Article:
Kameo: Elements of Power is an action adventure game from Rare (Developer for Perfect Dark and Conker: Live and Reloaded) for the Xbox 360. The story tells a tale of how a King named Solon was in charge of the Elfin. The Trolls were one of the tribes associated with the Elves, but soon grew wary and wanted to flex their muscles. Led by a giant over-sized Troll named Thorn, the Trolls began conquering the other tribes.
King Solon was on a quest to find the Elemental Warriors, and was blind to the events that were occurring in his kingdom. King Solom was duty-bound to obtain these great warriors for the Wotnot Book. King Solon also had the Element of Power in his possession, which would allow him to take on the Elemental Warrior forms at his choosing.
King Solon returned to his kingdom and discovered what the Trolls had done in his absence. He used the newfound powers to vanquish Thorn and his minions, but he vanished in the process leaving many different accounts of his possible demise. Solon’s wife was left to rule and she nurtured the two heirs to the throne, Kameo and Kalus. Kalus was the eldest, but was dismissed as being the next heir for her unkind demeanor leaving Kameo to be the one.
Kalus being the spiteful little wretch that she was unleashes Thorn from his stone prison, and captures some of the Royal Family. Now it is time for Kameo to set things right.
This is the first game I have ever given a 100% to any category, but the sheer jaw dropping graphics in this game deserve it. No other launch title looks this good. There are a few games that are close like PGR3 and Call of Duty 2, but I feel that this game is leading the way for what others will have to out do in the future.
From the time I first put the disk in my newly attained Xbox 360 I couldn’t believe my eyes. The game is so rich and full of life. The colors are so deep. It reminded me of what a really good automobile paint job looks like. It looks like you could take your fingers and dip into it like it had thickness.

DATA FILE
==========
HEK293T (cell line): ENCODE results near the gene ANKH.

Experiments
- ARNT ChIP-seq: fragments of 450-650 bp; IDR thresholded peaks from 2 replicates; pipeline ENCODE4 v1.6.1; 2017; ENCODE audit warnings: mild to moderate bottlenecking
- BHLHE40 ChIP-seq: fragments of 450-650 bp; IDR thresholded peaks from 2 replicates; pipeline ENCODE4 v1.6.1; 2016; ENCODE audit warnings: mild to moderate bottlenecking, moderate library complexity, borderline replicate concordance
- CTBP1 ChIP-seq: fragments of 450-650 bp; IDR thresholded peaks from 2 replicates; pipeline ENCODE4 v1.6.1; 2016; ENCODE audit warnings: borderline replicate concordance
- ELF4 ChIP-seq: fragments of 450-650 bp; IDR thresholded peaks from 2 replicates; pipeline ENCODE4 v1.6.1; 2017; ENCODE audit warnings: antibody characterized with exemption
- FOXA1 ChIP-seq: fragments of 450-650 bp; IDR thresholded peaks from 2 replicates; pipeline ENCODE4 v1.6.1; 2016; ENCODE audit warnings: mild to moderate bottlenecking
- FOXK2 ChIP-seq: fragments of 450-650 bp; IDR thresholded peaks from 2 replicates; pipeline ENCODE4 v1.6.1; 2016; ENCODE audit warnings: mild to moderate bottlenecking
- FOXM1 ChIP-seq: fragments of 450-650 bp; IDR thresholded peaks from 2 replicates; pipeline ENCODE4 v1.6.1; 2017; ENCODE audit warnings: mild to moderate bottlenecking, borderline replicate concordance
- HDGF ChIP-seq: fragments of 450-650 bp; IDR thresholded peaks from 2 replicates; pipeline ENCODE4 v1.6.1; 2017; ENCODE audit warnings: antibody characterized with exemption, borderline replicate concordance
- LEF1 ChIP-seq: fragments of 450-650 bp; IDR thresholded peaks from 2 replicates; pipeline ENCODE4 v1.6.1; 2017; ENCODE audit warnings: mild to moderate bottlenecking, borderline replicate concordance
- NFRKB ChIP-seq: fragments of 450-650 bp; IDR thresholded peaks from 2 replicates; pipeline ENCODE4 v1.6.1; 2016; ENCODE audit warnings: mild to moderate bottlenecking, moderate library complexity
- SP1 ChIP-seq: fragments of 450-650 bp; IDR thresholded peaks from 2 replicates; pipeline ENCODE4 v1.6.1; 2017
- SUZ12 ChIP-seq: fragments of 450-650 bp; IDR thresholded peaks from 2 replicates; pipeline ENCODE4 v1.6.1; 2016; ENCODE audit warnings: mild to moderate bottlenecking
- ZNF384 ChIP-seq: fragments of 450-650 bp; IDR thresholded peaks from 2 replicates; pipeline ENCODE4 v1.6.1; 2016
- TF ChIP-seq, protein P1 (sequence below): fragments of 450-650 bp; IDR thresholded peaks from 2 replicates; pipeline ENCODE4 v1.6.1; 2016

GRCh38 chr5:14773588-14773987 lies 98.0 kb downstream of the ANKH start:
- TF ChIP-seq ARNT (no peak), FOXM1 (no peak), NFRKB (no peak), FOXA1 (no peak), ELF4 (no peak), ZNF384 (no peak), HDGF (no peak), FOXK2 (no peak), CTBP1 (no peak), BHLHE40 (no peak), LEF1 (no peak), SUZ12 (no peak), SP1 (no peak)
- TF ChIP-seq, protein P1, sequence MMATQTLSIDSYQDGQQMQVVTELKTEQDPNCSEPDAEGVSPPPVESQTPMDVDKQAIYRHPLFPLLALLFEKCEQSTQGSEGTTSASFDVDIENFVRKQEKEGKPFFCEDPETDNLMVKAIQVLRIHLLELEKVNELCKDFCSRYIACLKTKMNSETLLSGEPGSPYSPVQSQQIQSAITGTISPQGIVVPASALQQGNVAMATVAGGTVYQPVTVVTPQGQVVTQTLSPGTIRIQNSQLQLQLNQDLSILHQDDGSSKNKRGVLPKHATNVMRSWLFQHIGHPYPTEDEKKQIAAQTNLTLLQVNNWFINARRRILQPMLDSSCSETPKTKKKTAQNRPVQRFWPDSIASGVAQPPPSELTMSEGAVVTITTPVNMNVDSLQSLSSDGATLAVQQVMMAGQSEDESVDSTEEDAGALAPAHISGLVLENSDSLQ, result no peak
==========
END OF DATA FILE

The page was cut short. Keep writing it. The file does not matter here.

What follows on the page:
You want to talk detail, forget about it. This game is so detailed the first thing it reminded me of was the Warhammer 40,000 trailer except this is the game not a CGI trailer. There definitely appears to be a World of Warcraft influence as well. The Elven areas are very reminiscent of the Night Elf starting area.
The animations were so fluid and the best I have seen in any video game. It was very hard to discern the characters’ movements from that of real life. You simply have to see this game on a high definition TV to understand it. The facial animations were equally impressive.
There is one point in the game where there must be close to a thousand Trolls on a hill, and you just mow right through them on horseback without any framerate issues whatsoever. The most impressive thing I noticed was how the flames created a heat affect that actually made everything shimmer a bit much like you would see in any area that is under the affects of high temperatures. It was f’n amazing.
Music is provided by an original orchestral score composed and produced by composer Steve Burke (no relation to our esteemed Director), with performances by The City of Prague Philharmonic Orchestra and Kings Choir in the Czech Republic. It is truly epic in nature, and oozes professional quality. The game actually reminded me a little of Disney’s Fantasia.
They didn’t spare any dough creating all the wondrous sound effects either. The crackle of fireballs whooshing over your head was very impressive. All the kicks, punches, and other assorted attacks and weapons all had unique sounds that came as close as possible to mimicking real life sounds. They were pronounced, but not so much that it would drown out the background ambiance and music.
Voice acting was top notch. There were a few synchronization issues with the moving mouths, but the voices were crisp and clear. Each voice had a unique characteristic that added nicely to the attitude and background of each character. The Mystic for instance cackled like a witch. The Wizard Ortho had a majestic English type of voice, which blended nicely with his arrogance. Kameo sounded like a a young woman would as a princess. She had something in her voice that made you feel like she was very confident and concerned about the current state of things.